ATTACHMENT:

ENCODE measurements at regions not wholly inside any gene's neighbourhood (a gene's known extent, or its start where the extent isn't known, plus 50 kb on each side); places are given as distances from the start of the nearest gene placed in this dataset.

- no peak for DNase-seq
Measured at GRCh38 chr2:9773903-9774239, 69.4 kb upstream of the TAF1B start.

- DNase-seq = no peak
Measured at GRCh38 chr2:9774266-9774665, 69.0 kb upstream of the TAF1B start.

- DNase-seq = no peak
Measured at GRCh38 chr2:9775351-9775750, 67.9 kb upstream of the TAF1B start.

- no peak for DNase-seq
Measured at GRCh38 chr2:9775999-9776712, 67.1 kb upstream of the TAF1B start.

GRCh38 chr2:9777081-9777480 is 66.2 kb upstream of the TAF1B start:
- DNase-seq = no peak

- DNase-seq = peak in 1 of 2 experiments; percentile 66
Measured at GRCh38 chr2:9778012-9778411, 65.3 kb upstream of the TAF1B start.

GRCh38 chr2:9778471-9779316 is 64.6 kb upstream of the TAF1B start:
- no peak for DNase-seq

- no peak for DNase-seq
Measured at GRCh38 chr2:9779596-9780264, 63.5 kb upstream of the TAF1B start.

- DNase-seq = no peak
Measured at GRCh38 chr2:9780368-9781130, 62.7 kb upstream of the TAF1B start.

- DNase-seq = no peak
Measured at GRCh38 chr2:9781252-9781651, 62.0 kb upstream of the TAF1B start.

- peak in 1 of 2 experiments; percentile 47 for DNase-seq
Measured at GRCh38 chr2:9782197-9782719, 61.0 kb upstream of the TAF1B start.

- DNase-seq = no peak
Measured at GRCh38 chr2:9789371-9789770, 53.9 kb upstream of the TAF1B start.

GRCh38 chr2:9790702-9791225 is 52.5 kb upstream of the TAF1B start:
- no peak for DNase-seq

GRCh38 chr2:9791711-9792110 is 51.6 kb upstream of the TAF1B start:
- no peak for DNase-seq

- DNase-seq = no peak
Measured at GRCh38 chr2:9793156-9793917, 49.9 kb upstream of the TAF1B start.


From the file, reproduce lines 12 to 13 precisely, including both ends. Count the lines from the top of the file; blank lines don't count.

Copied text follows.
- DNase-seq = peak in 1 of 2 experiments; percentile 66
Measured at GRCh38 chr2:9778012-9778411, 65.3 kb upstream of the TAF1B start.